It’s been nearly seven years—an entire generation in Internet Time—since Jeff Eaton published “The Battle for the Body Field.” The post beautifully sums up the central problem in producing online narrative content:
This fields-and-templates approach works great for content that follows predictable patterns, like product information sheets, photo galleries, and podcasts. It’s at the heart of NPR’s successful “Create Once, Publish Everywhere” system, and it’s hard to find a CMS or web publishing tool that doesn’t offer some way to model different types of content.
But Team Chunk has a deadly weakness. When narrative text is mixed with embedded media…
The Ship of Theseus is not a particularly good book. But it is a worthwhile experience.
At one level, it’s a straightforward work of fiction—a mediocre literary novel, written by the mysterious and reclusive author V.M. Strake, about a the weird journey of a man who is shanghaied onto the titular ship of Theseus.
But Straka doesn’t exist, and the story of the voyage isn’t the main—or even the most interesting—story in the book.
That one is the story about the fictional readers of this fictional book by a fictional author—readers who are trying to uncover the real identity of…
We want to show that all of our research themes are connected.
This was perhaps the most exciting line in any think tank project brief I’d ever read (I don’t get out much). The REMINDER project (Role of European Mobility and its Impacts in Narratives, Debates and European Union Reforms) approached Soapbox to discuss building a toolkit that would help wrap up the fifty or so reports and briefs that the programme had generated across five major areas.
When it comes to intra-European Union (EU) migration, policy, media coverage, public attitudes, and actual migration statistics interact in complex and important…
Everybody hates Sharepoint.
That’s as close to a truth universally acknowledged as anyone has managed this side of Bath. We hate Sharepoint with good reason: it tries to do everything, and as a result it does nothing well and saddles users with a complex, confusing user experience.
The sad truth is that a lot of people see their CMS exactly the same way. And, honestly, they’re not wrong—and they’re not wrong for similar reasons. Most CMSs try to cram two fundamentally different types of activities into a single thing.
I’m not a particularly sophisticated viewer of art. But when I…
Nearly every website RFP I read seems to contain the words “content hub for [topic]” or “platform for [topic].” I get the allure. You have some of the world’s leading experts on your topic. You produce great content on your topic. Why not curate all the best stuff? That way everyone can just come right to your site to learn whatever they might need.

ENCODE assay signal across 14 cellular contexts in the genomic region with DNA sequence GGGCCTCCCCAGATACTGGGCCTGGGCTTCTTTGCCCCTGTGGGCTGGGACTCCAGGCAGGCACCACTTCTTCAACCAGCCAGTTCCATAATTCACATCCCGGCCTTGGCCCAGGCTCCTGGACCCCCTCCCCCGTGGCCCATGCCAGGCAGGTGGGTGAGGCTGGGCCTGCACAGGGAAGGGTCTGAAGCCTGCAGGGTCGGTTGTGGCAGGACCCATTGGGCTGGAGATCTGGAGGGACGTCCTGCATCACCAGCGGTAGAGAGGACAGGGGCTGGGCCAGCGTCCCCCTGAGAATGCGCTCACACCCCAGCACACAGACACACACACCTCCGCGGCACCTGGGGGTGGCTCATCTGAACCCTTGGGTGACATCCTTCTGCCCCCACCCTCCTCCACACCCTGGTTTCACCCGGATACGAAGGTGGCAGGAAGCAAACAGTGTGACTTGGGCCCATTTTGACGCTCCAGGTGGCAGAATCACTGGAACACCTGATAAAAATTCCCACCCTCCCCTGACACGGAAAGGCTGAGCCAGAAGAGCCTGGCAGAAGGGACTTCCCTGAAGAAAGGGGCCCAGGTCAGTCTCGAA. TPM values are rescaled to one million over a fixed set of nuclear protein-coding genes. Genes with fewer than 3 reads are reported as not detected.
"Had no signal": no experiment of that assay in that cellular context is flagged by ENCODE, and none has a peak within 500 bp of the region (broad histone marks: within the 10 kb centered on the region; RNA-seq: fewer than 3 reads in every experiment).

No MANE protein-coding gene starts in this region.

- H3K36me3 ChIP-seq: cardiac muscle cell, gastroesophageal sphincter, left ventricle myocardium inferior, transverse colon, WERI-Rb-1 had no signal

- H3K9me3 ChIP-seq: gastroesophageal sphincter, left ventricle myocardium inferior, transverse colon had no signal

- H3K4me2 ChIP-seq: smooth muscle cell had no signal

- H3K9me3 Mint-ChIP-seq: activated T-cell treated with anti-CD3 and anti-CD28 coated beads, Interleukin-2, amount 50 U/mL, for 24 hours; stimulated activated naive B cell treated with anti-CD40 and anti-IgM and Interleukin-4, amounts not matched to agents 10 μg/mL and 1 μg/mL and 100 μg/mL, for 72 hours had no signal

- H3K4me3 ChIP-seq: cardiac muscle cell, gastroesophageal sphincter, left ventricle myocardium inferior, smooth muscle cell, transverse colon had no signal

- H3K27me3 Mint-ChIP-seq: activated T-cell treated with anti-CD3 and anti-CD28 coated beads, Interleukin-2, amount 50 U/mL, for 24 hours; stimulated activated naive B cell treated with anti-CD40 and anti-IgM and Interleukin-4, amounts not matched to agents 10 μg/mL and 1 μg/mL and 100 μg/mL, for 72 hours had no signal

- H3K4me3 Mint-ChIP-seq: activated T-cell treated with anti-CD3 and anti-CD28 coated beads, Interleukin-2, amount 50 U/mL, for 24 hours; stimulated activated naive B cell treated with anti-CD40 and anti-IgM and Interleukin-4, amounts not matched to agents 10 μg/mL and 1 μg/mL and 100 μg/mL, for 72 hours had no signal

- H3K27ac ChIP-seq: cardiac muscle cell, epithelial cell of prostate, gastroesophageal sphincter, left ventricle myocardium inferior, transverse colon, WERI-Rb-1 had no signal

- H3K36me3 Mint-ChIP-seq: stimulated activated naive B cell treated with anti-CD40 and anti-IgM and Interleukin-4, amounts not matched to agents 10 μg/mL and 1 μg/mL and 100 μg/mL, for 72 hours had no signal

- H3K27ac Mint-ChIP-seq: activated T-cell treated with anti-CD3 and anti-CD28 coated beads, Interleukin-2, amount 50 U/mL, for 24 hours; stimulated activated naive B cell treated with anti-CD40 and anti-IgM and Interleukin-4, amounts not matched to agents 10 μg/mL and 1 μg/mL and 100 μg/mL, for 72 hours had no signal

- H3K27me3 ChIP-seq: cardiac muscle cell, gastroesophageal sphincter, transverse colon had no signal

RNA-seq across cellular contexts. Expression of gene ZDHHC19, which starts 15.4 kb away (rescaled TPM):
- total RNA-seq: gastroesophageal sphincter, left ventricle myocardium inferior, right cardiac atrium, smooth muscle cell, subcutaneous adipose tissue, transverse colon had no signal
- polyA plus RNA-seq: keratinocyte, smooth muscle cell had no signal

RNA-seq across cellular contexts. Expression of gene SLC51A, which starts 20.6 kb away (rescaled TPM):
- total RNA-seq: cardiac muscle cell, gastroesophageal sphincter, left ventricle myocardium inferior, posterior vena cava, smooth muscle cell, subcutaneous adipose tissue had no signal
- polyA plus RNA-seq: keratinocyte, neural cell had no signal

It’s appealing. But it rests upon a misunderstanding of just how thoroughly the Internet has changed things.
Ben Thompson’s Aggregation Theory is a powerful framework for understanding business in the age of the Internet. If you…
Google’s new Duplex seems to have struck a nerve. Twitter has been awash in charges that the whole project is unethical.
The backstory: Duplex is an AI that can make phone calls for you. But it’s how it makes those calls that is raising eyebrows. See, Duplex very carefully imitates real human speech—including adding verbal tics like “um” and “uh.” Here’s a sample:
I’ll admit that that’s pretty uncanny. But I’m not sure I see how it’s unethical.
Most versions of the argument that Duplex is unethical take the following form:
It probably won’t surprise anyone that I spent my formative years reading a mountain of things about elves and spaceships and superheroes. Yes, I am a nerd. And this nerd is really excited about Avengers: Infinity War.
I’ve spent more hours than I care to admit re-reading recaps of all the Marvel films, looking back through the Infinity War comics, and sharing theories about who makes it out alive.
It’s also led me to do some thinking about just how sprawling the Marvel Cinematic Universe has become. …
Digital publishing stands at a crossroads. With ad-supported content looking more-and-more like a dead-end (at least for everyone who isn’t Google or Facebook), digital publishers will need a new business model. The two most promising alternatives thus far:
Ev Williams (of Medium and Twitter fame) recently outlined the two options ($). For “outlets that are big in terms of content volume/frequency or that have superfans,” subscriptions are an appealing option. That is, if you’ve the New York Times’ output or the New Yorker’s distinctive style, you’ll have little trouble convincing a lot of readers to…
I’ve spent the past few years arguing that the web enables a fundamentally different way to communicate, one that is far less linear than the type of story that has been my stock-in-trade for the better part of two decades. That’s led me to do a bit of thinking about the nature of storytelling itself. Specifically, I’ve been puzzling over two questions:
I’m going to look at the first of those two questions here. I’ll return to the second in a later post.
I was never particularly good at making mixtapes-my teenage musical tastes were too uncultured, my town too small to support more than your standard country/classic rock/top-40 radio stations, and my working-class parents too poor to support much of a music-buying habit.
(For you youngins, “mixtapes” are those pieces of Old Earth technology that Star Lord carries around in GotG. They’re like worse-sounding Spotify playlists if Spotify made you listen to the entirety of every song as you added it to your list.)
None of that stopped me from spending entirely too much time pasting songs together onto off-brand cassettes from…